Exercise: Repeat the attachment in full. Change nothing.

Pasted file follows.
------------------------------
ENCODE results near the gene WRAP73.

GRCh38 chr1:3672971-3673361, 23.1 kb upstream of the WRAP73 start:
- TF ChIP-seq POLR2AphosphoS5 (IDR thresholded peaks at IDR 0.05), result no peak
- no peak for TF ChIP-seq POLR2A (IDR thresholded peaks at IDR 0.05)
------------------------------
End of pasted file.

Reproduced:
ENCODE results near the gene WRAP73.

GRCh38 chr1:3672971-3673361, 23.1 kb upstream of the WRAP73 start:
- TF ChIP-seq POLR2AphosphoS5 (IDR thresholded peaks at IDR 0.05), result no peak
- no peak for TF ChIP-seq POLR2A (IDR thresholded peaks at IDR 0.05)